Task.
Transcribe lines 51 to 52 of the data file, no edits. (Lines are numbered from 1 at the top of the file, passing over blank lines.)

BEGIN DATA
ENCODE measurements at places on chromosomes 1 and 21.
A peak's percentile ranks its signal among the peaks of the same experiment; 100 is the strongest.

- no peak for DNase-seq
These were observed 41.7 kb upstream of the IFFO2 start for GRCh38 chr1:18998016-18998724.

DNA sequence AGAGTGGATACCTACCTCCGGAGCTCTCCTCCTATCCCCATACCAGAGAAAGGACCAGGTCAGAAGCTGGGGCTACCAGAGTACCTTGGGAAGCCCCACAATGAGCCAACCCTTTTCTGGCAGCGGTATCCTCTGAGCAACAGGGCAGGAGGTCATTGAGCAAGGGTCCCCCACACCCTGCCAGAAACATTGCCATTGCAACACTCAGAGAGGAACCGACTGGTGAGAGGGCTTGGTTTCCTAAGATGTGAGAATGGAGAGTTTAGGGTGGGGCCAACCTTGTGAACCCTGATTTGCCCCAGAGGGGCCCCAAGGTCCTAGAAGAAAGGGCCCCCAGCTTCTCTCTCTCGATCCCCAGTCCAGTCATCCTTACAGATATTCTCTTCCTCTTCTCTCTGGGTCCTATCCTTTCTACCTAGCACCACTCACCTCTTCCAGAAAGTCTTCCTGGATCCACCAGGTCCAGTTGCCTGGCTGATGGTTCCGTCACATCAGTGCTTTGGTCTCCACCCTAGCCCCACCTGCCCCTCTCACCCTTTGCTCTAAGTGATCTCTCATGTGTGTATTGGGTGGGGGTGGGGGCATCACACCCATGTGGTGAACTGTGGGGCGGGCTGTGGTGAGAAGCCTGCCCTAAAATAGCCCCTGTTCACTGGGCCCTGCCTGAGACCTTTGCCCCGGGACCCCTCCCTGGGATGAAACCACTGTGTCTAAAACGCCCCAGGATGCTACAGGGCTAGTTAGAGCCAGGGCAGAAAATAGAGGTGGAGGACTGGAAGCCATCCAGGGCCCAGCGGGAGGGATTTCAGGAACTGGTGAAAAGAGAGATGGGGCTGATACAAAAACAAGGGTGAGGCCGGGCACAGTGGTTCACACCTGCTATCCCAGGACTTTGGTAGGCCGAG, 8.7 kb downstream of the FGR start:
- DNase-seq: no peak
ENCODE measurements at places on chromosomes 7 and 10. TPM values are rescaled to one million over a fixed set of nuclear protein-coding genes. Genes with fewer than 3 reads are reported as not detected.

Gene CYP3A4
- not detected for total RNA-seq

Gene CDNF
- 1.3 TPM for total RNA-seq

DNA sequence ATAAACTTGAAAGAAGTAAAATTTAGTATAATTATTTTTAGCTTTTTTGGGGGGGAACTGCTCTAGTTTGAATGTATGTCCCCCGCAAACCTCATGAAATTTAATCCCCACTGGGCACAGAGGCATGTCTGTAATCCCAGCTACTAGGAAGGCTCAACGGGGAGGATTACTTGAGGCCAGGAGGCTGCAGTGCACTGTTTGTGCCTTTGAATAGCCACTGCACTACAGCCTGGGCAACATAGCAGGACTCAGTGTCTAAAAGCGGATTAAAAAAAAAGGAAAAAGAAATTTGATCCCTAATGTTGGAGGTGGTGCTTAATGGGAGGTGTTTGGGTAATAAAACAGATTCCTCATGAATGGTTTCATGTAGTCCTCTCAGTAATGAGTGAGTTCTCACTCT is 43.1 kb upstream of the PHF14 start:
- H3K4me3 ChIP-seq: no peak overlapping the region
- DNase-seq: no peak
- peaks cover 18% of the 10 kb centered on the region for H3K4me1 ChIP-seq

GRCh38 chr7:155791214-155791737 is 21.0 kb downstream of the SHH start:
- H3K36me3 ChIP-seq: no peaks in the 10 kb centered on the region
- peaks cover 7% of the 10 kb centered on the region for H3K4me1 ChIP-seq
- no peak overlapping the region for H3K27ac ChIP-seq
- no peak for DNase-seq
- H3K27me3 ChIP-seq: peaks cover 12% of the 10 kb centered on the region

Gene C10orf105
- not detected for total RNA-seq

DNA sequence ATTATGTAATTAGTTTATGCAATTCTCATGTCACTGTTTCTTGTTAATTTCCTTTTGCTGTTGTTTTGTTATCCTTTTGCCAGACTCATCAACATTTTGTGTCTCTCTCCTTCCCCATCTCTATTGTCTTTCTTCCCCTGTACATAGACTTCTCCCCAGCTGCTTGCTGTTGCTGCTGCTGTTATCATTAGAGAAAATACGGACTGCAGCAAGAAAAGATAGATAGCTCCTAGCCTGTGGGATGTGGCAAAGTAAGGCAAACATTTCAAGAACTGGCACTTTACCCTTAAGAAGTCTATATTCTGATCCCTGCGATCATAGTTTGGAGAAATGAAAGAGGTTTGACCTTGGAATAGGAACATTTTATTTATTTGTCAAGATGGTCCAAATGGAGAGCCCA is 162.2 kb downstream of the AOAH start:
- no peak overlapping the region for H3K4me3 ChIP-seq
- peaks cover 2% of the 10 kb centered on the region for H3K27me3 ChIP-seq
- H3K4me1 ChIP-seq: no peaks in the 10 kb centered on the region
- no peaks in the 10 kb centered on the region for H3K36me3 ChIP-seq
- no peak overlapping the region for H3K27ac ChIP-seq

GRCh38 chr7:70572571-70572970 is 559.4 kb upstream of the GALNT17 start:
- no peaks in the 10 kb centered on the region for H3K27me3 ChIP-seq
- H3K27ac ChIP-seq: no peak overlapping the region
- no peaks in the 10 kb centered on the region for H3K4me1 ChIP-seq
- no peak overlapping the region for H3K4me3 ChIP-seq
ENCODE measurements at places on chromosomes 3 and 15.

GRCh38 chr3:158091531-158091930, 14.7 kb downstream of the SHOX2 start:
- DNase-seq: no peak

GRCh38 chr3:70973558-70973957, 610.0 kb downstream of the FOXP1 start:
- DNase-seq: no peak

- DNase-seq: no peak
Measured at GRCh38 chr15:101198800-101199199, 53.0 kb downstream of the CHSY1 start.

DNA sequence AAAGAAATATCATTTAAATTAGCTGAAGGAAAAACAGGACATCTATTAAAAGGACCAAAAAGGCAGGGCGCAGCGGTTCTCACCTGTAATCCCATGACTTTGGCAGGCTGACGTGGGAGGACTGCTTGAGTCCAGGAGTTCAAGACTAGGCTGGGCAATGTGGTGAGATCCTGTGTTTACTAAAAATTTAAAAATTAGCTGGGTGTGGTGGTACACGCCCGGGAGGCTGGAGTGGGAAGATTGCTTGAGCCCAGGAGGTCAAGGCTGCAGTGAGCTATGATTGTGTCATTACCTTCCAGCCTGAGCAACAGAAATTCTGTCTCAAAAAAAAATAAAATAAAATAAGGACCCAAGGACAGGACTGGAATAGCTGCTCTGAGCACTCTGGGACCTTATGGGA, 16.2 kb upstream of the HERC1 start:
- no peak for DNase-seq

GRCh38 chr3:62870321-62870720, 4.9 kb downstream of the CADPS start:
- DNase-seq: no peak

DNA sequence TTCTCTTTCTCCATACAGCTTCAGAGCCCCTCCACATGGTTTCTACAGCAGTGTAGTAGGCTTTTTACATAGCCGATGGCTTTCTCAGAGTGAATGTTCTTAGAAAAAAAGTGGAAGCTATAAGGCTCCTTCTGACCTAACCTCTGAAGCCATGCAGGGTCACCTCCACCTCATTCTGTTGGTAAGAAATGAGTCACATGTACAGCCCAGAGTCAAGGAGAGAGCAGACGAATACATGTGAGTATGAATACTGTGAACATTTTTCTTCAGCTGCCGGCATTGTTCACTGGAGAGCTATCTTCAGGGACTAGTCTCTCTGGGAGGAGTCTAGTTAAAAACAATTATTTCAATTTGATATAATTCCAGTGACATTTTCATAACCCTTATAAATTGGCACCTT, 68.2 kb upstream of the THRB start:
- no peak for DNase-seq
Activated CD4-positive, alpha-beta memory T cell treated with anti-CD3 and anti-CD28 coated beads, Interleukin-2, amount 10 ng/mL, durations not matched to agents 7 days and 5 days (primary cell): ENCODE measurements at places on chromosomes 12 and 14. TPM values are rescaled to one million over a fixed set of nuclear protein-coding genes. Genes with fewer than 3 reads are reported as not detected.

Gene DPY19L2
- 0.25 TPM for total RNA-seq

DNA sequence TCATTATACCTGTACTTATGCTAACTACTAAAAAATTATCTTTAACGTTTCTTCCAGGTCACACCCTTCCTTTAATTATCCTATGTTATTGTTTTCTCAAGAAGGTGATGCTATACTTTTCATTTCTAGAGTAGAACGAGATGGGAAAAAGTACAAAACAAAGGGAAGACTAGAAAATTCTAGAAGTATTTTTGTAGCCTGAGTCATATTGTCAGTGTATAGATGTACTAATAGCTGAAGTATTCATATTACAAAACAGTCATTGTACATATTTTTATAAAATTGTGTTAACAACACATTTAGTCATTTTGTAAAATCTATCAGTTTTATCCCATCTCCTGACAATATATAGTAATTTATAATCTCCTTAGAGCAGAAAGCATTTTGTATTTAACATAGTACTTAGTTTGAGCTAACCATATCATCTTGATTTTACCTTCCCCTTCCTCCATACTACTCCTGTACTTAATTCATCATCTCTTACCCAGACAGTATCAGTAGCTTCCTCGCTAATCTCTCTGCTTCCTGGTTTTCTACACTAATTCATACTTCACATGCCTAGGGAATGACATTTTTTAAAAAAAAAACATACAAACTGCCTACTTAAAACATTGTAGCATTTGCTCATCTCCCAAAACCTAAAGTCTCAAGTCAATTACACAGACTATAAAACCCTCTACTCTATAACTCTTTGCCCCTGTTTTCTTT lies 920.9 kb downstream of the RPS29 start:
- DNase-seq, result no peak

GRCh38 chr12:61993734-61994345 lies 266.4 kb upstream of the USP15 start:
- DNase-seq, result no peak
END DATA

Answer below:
DNA sequence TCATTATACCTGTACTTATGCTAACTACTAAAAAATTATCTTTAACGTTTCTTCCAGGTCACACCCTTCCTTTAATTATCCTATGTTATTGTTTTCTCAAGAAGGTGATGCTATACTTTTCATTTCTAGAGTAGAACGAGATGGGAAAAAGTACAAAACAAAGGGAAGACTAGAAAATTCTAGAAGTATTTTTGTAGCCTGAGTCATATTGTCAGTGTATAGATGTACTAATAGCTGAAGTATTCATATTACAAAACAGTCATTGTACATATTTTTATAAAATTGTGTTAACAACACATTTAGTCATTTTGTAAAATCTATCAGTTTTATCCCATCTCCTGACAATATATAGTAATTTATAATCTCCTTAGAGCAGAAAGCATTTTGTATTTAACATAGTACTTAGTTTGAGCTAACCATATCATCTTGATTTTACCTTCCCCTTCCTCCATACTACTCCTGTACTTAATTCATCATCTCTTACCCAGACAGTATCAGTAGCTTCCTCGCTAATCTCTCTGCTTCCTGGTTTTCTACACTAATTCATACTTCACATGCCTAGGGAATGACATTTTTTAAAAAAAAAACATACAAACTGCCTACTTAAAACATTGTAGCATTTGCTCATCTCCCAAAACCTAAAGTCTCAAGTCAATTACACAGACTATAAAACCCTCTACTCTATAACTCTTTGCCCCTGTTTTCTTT lies 920.9 kb downstream of the RPS29 start:
- DNase-seq, result no peak